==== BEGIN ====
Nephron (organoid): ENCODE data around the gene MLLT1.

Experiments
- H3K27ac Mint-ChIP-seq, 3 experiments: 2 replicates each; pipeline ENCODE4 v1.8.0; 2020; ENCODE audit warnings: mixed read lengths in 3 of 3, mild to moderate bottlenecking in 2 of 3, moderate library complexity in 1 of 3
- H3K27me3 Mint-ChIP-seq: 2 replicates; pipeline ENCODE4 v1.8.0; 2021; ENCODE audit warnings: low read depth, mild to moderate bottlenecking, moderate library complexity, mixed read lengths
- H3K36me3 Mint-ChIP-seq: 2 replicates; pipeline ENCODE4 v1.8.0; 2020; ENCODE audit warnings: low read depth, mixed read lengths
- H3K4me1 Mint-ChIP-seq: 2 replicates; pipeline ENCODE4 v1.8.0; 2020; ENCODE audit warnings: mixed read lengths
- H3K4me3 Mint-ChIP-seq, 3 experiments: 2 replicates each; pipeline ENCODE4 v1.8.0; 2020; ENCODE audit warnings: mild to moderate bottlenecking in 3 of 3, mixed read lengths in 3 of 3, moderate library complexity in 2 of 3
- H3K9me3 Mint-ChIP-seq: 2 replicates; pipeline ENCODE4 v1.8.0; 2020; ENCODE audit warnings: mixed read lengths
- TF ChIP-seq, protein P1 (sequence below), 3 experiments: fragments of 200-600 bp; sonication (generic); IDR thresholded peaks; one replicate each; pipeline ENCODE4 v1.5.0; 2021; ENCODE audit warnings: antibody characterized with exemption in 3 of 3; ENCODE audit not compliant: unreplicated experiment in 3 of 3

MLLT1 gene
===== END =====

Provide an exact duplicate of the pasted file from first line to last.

Nephron (organoid): ENCODE data around the gene MLLT1.

Experiments
- H3K27ac Mint-ChIP-seq, 3 experiments: 2 replicates each; pipeline ENCODE4 v1.8.0; 2020; ENCODE audit warnings: mixed read lengths in 3 of 3, mild to moderate bottlenecking in 2 of 3, moderate library complexity in 1 of 3
- H3K27me3 Mint-ChIP-seq: 2 replicates; pipeline ENCODE4 v1.8.0; 2021; ENCODE audit warnings: low read depth, mild to moderate bottlenecking, moderate library complexity, mixed read lengths
- H3K36me3 Mint-ChIP-seq: 2 replicates; pipeline ENCODE4 v1.8.0; 2020; ENCODE audit warnings: low read depth, mixed read lengths
- H3K4me1 Mint-ChIP-seq: 2 replicates; pipeline ENCODE4 v1.8.0; 2020; ENCODE audit warnings: mixed read lengths
- H3K4me3 Mint-ChIP-seq, 3 experiments: 2 replicates each; pipeline ENCODE4 v1.8.0; 2020; ENCODE audit warnings: mild to moderate bottlenecking in 3 of 3, mixed read lengths in 3 of 3, moderate library complexity in 2 of 3
- H3K9me3 Mint-ChIP-seq: 2 replicates; pipeline ENCODE4 v1.8.0; 2020; ENCODE audit warnings: mixed read lengths
- TF ChIP-seq, protein P1 (sequence below), 3 experiments: fragments of 200-600 bp; sonication (generic); IDR thresholded peaks; one replicate each; pipeline ENCODE4 v1.5.0; 2021; ENCODE audit warnings: antibody characterized with exemption in 3 of 3; ENCODE audit not compliant: unreplicated experiment in 3 of 3

MLLT1 gene